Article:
No Justice For Tamir Rice, Officers Will Not Face Charges

The 2014 shooting of 12-year-old Tamir Rice was deemed a “perfect storm of human error” but not a crime as a grand jury decided not to indict the two Cleveland officers responsible for his death.

A grand jury cleared two Cleveland police officers in the November 2014 fatal shooting of 12-year-old Tamir Rice, who was brandishing a toy gun in a park, due to a lack of evidence indicating criminal activity, a prosecutor said on Monday.

The grand jury for weeks had been hearing testimony on the shooting of Rice, which took place within seconds after police arrived at a park next to a Cleveland recreation center in response to reports of a suspect with a gun. Rice died the next day.

Rice’s shooting is one of several cases that have raised questions about police use of deadly force in the United States, particularly against minorities. The officers are white and Rice was black.

Rice was playing with a replica handgun outside a recreation center when Officer Timothy Loehmann shot him twice within seconds of reaching the park in a squad car driven by his partner, Frank Garmback.

“Simply put, given this perfect storm of human error, mistakes and miscommunication by all involved that day, the evidence did not indicate criminal conduct by police,” Tim McGinty, the Cuyahoga County prosecutor, said in a statement mad to the media.

Before making the announcement, prosecutors told Rice’s family of the grand jury’s decision.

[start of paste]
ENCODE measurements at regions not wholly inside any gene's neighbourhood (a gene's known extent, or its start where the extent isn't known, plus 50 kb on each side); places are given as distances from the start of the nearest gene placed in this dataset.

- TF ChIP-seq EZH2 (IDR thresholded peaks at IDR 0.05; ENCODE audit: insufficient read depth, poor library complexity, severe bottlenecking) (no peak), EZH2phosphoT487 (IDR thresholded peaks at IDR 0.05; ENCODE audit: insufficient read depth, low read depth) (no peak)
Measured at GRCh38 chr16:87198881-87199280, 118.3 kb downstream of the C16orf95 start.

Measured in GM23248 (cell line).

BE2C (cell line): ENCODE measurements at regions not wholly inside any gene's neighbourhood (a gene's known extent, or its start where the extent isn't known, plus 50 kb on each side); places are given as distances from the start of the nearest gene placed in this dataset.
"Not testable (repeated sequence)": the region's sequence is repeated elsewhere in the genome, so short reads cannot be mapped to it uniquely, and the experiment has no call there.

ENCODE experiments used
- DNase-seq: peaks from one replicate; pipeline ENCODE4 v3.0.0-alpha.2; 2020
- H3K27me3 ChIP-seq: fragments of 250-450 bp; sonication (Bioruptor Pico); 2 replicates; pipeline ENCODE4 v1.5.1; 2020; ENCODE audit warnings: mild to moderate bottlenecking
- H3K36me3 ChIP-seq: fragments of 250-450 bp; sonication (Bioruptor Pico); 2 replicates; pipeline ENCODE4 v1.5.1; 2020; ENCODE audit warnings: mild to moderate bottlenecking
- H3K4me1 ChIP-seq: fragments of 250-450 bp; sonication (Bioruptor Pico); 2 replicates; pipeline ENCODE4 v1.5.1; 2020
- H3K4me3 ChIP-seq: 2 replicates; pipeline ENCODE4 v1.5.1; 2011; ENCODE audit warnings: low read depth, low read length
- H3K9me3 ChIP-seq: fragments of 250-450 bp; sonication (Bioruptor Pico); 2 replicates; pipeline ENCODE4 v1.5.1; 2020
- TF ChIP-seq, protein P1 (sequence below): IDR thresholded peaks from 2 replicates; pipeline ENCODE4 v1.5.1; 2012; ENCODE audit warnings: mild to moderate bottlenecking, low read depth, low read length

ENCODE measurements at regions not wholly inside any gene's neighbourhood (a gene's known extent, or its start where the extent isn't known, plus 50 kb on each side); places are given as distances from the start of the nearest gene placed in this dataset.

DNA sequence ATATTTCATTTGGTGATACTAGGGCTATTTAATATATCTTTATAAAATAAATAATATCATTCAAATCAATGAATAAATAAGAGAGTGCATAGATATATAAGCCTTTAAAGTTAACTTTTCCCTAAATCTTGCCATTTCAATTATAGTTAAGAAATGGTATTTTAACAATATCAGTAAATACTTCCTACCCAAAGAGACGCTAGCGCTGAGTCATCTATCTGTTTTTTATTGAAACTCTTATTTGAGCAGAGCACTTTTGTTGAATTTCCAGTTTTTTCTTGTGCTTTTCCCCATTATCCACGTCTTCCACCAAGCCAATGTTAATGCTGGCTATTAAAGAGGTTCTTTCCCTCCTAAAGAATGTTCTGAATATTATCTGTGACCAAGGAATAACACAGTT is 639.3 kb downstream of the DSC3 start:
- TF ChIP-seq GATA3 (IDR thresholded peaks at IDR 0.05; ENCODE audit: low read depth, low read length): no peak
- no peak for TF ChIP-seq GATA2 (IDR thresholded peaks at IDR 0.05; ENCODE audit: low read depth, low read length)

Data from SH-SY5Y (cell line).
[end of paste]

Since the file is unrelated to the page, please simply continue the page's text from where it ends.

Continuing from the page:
McGinty said enhanced video evidence showed that Rice was reaching for the replica gun, which shoots plastic pellets, when a police squad car responding to a 911 call of a man waving a gun rolled up next to him. An officer then stepped out and shot him.

The Airsoft replica is usually sold with an orange tip on it, which was not on the version Rice had. It is a replica of a Colt 1911 .45-caliber handgun. Prosecutors showed a standard handgun side-by-side with a replica at the news conference.

McGinty also called on makers of replica guns to do more to make them easier to distinguish from actual firearms.

In a statement read to the grand jury and released by prosecutors, Loehmann said he yelled for Rice to show his hands and saw him pull a gun from his waistband before the officer fired. Loehmann and Garmback also said in their statements they were concerned the armed suspect might enter the recreation center.

Banner Image Credit: Reuters

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